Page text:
KUALA LUMPUR: THE Sales and Services Tax (SST) may turn out to be a more effective mechanism than the Goods and Services Tax (GST), against the backdrop of a debate over which tax system allows for higher economic growth.
This is because analysts expected the implementation of SST to offer more room for the economy to expand through higher consumer spending, which was dampened in 2015 when GST was introduced.
When GST was first implemented in April 2015, the private consumption growth rate decelerated in the second and the third quarters of 2015, 6.4 per cent year-on-year and 4.1 per cent year-on-year respectively, analysts said.
It was also the lowest yearly private consumption growth rate, too, according to Bloomberg data for 2011 to 2017.
Previously, Malaysia’s economic growth had been mainly driven by domestic consumer spending, followed by exports and government expenditure.
With the old tax system demolished and SST Bill passed, the analysts projected private consumption would expand firmly by around seven per cent this year.
However, it was not an apple-to-apple comparison in observing both taxes’ impact on yearly economic growth as SST has only four months until the end of the year in its implementation, whereas GST had nine months when it was first introduced, analysts said.
MIDF Research said SST would have minimal impact on domestic consumption.
“We see SST’s reintroduction as a strong structural factor to lift consumer sentiment and spending power. This may drive spending on consumer discretionary items beyond the temporary demand volatility during the transition from GST to SST,” it said.
Compared with GST, SST did not affect consumers directly, but rather manufacturers and service providers, said the research firm.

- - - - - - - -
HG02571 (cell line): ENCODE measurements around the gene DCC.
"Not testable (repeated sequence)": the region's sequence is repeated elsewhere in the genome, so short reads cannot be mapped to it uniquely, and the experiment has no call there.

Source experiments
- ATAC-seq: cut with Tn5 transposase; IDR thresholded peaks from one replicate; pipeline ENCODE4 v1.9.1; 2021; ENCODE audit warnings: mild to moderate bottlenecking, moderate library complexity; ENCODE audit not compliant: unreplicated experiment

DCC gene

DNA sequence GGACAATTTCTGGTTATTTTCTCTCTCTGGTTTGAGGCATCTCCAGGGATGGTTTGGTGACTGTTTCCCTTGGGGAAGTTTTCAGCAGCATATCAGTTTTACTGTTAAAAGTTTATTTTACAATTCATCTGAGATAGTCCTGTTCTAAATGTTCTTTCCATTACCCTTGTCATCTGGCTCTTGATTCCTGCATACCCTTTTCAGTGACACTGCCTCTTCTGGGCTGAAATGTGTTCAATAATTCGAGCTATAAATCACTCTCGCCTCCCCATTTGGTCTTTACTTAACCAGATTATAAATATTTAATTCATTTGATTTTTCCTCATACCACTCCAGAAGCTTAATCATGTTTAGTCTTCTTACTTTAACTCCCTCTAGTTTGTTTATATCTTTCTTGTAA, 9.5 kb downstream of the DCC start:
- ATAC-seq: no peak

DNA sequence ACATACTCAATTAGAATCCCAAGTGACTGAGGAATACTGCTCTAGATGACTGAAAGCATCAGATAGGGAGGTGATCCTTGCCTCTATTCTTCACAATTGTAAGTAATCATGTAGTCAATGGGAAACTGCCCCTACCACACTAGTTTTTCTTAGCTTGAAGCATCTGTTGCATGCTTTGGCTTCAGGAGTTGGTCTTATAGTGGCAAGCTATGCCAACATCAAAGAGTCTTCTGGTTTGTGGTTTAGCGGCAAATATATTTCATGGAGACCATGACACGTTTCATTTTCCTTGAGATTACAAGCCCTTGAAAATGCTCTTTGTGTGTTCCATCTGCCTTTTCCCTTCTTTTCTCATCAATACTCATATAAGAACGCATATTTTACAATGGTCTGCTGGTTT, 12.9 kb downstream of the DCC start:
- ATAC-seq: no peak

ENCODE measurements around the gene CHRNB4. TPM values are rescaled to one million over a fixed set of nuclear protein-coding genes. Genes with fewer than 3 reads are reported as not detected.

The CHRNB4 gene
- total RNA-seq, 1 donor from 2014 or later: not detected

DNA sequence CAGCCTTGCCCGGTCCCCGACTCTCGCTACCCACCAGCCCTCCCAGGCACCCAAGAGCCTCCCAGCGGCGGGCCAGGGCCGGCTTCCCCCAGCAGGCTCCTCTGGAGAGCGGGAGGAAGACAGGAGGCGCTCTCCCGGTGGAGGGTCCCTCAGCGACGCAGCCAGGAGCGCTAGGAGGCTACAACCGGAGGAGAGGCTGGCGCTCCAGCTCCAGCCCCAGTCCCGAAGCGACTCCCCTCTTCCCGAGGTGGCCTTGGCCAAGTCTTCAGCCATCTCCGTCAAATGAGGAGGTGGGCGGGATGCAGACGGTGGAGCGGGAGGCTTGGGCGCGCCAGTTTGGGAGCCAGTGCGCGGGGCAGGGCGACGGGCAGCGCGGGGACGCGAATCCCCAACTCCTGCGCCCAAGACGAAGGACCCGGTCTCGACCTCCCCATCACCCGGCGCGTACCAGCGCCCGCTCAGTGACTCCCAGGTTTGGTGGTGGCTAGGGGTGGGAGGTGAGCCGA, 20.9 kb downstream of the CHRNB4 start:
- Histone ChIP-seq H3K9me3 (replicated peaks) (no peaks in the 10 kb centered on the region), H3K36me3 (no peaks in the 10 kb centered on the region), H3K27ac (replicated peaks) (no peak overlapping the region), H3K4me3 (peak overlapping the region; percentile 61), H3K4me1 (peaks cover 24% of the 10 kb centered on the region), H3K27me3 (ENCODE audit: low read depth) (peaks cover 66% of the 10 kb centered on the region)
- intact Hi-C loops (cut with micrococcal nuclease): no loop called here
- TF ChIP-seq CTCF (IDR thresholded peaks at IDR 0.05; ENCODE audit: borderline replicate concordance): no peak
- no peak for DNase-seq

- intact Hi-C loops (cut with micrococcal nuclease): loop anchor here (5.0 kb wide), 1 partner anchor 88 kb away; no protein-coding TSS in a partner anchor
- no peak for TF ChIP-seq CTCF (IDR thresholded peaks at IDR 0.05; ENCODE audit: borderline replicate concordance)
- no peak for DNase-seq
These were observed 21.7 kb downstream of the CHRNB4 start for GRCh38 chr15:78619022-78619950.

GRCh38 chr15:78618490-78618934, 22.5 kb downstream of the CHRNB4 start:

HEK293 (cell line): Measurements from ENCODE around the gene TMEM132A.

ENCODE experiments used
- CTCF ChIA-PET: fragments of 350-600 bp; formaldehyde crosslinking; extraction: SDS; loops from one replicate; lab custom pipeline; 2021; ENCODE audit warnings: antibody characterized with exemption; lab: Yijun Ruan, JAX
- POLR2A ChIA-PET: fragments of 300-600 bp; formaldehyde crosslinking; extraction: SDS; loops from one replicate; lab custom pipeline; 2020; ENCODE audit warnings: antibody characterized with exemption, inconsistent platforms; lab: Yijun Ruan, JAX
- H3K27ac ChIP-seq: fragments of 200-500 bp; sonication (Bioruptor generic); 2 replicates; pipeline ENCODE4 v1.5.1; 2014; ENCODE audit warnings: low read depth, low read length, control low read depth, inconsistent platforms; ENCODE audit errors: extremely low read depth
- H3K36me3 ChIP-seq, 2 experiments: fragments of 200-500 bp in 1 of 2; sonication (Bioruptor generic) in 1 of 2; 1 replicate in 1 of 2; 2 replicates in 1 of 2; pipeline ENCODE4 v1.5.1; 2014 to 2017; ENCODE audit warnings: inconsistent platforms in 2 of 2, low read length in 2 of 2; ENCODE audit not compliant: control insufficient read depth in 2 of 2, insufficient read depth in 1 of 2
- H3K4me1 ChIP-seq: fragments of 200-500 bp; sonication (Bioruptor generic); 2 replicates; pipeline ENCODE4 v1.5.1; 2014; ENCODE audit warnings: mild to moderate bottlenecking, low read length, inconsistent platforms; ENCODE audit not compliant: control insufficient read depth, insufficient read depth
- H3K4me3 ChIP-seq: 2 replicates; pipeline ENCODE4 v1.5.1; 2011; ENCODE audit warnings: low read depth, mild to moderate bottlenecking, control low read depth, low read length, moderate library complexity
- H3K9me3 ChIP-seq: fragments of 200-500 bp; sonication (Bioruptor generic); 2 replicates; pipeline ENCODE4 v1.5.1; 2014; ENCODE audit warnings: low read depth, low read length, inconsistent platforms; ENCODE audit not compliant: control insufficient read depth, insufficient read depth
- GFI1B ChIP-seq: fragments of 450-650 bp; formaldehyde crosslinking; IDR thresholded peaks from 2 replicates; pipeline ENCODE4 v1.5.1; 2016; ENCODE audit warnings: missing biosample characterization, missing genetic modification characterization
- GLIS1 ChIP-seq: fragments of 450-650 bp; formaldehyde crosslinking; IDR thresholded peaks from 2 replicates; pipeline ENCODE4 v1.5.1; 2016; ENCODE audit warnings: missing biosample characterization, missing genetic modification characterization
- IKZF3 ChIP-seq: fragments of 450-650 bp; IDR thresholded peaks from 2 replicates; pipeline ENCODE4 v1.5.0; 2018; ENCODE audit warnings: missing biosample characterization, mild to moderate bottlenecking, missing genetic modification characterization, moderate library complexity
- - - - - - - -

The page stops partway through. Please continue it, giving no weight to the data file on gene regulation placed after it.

Prices of consumer staples in general would not be significantly different under SST as prices were more subjected to market forces, MIDF Research said, adding that spending on these goods was expected to be stable.
MIDF Research expected private consumption to expand by 6.5 per cent this year.
Bank Islam Malaysia Bhd chief economist Dr Mohd Afzanizam Abdul Rashid expected consumer spending to grow at 6.9 per cent.
“Improved consumer sentiment amid stability in income growth and labour market would allow households to be more than willing to spend their hard-earned money,” he told NST Business.
He said enforcement of the existing law to curb malpractice by businesses is crucial to ensure stability in prices.
Malaysian Rating Corp Bhd expects a higher private consumption growth rate of 7.2 per cent.
“This is underpinned by consumer-friendly measures introduced by the new government such as the zero-rating of the GST and a stable price for RON95, going forward,” the rating agency said.
Bloomberg Economist Intelligence Unit said economic growth would continue to be mainly driven by private consumption until 2022.
However, the research unit expected economic growth to be weaker than last year mainly due to the impact of comparatively subdued demand for the country’s largest export category, electronic and electrical goods, the bulk of which goes to China and the United States.
“Weaknesses in the external sector notwithstanding, growth will continue to be driven by private consumption throughout the forecast period.
“This component will, on average, contribute around 3.8 percentage points to headline expansion per year in 2018-2022,” it said.